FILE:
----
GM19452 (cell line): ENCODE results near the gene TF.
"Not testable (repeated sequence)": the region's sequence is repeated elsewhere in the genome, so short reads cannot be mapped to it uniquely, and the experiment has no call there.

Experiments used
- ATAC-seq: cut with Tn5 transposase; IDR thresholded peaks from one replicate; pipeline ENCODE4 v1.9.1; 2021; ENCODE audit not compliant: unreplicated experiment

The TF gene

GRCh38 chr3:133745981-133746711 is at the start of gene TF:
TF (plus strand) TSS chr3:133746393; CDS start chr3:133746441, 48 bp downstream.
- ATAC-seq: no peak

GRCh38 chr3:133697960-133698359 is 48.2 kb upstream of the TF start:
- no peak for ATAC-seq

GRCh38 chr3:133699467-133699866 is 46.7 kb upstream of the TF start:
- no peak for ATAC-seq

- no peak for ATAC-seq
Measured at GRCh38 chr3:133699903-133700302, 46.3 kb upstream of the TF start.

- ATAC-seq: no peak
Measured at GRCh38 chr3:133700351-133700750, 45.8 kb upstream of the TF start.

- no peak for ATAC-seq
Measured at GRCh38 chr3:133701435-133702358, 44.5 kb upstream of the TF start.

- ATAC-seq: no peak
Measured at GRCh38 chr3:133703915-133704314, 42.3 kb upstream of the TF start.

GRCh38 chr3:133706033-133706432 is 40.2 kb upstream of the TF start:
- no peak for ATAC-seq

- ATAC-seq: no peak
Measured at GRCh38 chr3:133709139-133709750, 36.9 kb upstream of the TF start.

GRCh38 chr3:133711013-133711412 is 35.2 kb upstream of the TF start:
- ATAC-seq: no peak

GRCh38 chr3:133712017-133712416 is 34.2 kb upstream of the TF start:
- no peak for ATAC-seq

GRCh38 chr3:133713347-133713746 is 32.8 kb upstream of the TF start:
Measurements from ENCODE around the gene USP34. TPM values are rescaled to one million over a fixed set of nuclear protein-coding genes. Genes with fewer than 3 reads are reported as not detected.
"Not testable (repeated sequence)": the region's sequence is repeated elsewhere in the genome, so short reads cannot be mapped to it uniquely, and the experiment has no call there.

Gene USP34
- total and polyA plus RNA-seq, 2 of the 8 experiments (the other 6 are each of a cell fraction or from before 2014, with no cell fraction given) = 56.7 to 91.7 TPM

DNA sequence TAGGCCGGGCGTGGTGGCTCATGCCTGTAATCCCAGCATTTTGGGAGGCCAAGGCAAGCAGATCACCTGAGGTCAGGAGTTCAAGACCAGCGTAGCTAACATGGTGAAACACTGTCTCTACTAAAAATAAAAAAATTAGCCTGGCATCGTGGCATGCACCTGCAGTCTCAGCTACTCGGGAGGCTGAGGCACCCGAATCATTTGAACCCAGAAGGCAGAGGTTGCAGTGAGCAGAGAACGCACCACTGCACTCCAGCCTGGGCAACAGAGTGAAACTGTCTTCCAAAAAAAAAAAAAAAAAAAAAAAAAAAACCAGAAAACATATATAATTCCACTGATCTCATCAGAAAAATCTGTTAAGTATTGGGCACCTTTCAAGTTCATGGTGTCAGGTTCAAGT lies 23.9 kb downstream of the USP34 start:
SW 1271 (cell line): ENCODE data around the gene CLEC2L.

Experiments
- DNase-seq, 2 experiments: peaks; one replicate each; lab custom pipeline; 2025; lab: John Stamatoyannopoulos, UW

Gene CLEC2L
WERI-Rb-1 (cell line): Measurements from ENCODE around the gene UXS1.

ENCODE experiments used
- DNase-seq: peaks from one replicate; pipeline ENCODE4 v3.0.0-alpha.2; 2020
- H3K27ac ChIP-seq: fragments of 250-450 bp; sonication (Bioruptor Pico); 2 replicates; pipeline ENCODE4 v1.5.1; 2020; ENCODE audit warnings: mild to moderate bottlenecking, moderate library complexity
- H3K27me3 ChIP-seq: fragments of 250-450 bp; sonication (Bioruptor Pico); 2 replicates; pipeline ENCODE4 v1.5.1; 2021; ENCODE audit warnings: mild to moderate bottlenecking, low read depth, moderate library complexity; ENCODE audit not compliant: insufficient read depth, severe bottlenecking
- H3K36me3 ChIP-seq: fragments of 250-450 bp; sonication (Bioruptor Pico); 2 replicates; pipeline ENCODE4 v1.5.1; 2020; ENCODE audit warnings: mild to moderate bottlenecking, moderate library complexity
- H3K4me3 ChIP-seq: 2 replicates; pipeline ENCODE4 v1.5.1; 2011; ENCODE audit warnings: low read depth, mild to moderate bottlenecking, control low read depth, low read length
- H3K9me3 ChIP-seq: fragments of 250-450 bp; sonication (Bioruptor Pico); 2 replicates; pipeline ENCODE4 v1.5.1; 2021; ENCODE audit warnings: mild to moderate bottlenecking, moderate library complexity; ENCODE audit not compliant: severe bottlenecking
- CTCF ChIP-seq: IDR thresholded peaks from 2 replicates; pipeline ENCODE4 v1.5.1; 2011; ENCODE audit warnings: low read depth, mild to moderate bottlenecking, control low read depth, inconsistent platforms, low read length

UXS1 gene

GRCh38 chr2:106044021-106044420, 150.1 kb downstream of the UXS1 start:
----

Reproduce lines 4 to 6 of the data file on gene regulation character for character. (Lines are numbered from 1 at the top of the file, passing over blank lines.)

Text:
- ATAC-seq: cut with Tn5 transposase; IDR thresholded peaks from one replicate; pipeline ENCODE4 v1.9.1; 2021; ENCODE audit not compliant: unreplicated experiment

The TF gene

GRCh38 chr3:133745981-133746711 is at the start of gene TF: